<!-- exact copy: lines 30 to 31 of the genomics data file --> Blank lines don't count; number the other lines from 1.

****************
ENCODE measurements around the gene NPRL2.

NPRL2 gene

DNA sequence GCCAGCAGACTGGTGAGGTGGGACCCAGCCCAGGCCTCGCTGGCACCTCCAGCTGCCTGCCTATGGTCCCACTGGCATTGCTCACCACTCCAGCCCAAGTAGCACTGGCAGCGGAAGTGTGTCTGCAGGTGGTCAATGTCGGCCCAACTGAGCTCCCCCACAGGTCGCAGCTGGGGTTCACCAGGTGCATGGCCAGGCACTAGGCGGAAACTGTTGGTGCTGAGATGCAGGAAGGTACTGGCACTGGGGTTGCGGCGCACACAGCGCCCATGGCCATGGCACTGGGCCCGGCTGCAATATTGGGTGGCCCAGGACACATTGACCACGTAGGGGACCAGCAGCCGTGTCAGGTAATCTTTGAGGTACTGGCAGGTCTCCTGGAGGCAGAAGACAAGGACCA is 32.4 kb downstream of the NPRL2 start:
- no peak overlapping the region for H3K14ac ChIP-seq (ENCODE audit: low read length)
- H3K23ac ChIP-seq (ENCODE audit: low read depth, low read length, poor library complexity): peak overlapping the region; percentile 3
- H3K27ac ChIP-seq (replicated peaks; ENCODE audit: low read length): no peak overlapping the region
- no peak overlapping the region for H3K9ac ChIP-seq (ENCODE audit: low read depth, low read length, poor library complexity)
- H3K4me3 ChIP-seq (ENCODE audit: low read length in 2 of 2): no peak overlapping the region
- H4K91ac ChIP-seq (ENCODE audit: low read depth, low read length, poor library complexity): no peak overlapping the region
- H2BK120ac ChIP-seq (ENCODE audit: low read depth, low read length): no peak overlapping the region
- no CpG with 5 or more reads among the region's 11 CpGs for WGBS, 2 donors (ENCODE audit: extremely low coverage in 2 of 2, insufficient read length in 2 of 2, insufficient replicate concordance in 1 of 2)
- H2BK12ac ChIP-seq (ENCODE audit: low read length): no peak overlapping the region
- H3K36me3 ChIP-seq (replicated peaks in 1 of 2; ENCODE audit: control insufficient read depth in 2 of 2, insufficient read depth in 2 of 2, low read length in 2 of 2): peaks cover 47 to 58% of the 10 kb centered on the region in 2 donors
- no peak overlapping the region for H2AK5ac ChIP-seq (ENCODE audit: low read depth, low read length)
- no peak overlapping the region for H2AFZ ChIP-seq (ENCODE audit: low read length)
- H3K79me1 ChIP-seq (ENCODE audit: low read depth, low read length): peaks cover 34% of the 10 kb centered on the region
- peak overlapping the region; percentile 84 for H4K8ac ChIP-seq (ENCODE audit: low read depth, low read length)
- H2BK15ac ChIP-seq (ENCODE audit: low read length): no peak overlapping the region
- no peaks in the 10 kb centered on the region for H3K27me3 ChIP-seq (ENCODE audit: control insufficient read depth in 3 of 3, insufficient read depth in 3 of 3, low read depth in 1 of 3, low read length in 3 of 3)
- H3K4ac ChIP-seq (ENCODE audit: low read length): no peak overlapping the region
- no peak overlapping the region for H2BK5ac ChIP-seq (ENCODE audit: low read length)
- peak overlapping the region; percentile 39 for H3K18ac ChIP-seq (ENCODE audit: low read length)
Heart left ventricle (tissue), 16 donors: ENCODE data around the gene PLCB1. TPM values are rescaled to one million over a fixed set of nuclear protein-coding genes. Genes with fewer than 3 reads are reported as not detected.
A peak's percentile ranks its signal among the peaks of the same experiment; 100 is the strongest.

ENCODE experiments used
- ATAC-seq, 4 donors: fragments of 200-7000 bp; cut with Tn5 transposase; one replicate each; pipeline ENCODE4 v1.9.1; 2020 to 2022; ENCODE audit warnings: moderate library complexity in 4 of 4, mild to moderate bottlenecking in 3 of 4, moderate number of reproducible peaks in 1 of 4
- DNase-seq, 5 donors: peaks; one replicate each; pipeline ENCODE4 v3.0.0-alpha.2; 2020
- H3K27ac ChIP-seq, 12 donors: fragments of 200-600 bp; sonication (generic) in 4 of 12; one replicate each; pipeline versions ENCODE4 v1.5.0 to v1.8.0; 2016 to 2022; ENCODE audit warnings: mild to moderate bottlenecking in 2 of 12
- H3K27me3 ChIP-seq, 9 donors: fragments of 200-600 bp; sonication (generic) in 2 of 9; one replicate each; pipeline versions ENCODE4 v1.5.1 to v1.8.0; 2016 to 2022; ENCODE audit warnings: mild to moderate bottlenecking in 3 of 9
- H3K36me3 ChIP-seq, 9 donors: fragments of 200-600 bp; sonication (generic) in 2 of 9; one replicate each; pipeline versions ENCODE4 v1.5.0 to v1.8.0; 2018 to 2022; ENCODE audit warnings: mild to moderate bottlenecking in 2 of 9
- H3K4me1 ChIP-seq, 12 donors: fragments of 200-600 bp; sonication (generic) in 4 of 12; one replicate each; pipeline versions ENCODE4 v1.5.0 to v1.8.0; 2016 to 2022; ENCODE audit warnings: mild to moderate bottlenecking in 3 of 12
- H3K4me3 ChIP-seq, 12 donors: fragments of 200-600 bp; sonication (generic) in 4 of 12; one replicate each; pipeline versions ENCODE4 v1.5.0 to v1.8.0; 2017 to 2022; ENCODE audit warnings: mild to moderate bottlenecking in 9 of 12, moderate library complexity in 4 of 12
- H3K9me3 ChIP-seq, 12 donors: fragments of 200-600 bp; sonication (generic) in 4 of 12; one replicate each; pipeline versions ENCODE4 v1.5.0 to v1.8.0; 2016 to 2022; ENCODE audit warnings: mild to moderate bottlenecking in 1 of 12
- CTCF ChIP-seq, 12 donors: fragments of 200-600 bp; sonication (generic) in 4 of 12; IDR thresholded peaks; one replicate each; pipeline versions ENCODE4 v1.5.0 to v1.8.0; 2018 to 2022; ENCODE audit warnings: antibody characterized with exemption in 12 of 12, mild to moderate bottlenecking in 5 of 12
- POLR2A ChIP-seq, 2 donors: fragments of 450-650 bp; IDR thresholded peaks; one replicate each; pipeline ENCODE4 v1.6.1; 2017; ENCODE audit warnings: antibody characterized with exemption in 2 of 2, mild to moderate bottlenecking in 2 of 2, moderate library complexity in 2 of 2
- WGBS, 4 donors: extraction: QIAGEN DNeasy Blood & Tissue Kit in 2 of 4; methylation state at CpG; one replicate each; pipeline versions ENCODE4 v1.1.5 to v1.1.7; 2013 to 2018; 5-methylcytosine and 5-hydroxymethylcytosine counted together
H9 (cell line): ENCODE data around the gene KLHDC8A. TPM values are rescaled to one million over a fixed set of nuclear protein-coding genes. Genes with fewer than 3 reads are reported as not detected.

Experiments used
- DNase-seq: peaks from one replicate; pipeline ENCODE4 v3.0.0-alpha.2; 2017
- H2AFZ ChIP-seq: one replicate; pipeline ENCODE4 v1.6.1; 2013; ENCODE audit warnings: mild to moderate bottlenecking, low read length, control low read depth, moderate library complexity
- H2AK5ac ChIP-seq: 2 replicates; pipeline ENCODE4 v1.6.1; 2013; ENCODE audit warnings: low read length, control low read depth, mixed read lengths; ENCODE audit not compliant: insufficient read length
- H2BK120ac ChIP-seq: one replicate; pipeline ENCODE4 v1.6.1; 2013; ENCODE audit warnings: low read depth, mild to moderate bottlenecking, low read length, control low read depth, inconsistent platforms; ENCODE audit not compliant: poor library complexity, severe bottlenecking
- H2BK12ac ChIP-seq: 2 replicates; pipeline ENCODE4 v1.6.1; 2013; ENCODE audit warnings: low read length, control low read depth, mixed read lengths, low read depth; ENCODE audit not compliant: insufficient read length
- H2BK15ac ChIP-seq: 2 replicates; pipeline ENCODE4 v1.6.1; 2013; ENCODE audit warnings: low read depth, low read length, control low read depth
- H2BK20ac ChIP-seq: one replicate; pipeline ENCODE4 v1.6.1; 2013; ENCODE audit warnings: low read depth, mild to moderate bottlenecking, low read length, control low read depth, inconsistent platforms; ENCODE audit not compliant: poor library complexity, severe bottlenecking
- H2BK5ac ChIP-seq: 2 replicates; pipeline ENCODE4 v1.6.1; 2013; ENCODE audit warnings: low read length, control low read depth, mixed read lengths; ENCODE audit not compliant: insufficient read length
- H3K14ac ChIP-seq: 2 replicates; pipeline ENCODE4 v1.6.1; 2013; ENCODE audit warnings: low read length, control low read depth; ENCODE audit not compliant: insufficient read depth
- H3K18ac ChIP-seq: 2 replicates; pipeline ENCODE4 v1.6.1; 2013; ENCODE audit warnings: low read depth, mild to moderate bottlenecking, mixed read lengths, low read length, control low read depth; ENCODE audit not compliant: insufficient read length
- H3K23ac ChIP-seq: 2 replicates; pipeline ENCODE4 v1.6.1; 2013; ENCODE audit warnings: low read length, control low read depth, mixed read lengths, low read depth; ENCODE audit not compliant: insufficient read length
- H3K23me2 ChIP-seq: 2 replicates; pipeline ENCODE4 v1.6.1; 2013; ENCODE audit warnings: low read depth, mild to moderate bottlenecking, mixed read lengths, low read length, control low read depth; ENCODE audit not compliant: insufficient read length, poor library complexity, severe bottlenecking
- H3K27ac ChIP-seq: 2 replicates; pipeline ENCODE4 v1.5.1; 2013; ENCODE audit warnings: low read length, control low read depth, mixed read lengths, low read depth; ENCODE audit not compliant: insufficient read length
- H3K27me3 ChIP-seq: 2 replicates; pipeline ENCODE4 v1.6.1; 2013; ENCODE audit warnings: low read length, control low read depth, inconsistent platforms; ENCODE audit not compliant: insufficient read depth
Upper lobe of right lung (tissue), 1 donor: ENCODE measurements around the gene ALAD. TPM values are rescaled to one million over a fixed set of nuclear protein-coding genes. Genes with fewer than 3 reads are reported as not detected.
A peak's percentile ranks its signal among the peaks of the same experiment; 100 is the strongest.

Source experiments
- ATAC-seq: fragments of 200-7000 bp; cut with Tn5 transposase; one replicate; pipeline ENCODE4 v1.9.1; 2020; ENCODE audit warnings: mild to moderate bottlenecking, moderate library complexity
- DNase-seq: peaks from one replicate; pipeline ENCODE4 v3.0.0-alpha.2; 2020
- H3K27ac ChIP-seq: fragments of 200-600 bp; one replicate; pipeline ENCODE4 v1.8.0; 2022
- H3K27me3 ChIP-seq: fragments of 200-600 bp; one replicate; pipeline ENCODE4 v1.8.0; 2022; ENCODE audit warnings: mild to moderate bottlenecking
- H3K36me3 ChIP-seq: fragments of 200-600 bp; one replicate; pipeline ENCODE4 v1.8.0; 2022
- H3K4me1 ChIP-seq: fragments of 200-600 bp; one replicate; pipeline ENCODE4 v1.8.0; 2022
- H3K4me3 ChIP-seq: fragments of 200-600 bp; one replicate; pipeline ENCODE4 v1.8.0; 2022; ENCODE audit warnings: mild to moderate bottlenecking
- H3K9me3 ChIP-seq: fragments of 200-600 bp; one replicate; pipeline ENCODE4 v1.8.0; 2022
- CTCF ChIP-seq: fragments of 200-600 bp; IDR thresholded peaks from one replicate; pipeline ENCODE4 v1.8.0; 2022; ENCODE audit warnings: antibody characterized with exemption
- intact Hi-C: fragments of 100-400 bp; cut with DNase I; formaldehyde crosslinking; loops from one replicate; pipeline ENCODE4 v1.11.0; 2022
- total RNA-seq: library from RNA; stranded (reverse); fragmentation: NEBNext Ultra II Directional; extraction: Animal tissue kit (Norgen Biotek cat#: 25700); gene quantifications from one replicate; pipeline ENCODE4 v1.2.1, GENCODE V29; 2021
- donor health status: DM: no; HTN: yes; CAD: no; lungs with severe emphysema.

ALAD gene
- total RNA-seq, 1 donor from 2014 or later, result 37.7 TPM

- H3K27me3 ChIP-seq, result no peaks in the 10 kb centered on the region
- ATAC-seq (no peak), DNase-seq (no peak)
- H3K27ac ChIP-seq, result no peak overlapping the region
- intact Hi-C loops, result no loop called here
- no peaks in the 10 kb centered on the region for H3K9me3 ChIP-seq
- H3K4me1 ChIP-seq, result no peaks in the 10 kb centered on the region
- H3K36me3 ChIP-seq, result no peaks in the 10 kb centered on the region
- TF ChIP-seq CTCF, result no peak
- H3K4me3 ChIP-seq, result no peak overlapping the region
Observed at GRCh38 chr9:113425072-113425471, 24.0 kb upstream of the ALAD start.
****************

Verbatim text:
- H3K36me3 ChIP-seq, 9 donors: fragments of 200-600 bp; sonication (generic) in 2 of 9; one replicate each; pipeline versions ENCODE4 v1.5.0 to v1.8.0; 2018 to 2022; ENCODE audit warnings: mild to moderate bottlenecking in 2 of 9
- H3K4me1 ChIP-seq, 12 donors: fragments of 200-600 bp; sonication (generic) in 4 of 12; one replicate each; pipeline versions ENCODE4 v1.5.0 to v1.8.0; 2016 to 2022; ENCODE audit warnings: mild to moderate bottlenecking in 3 of 12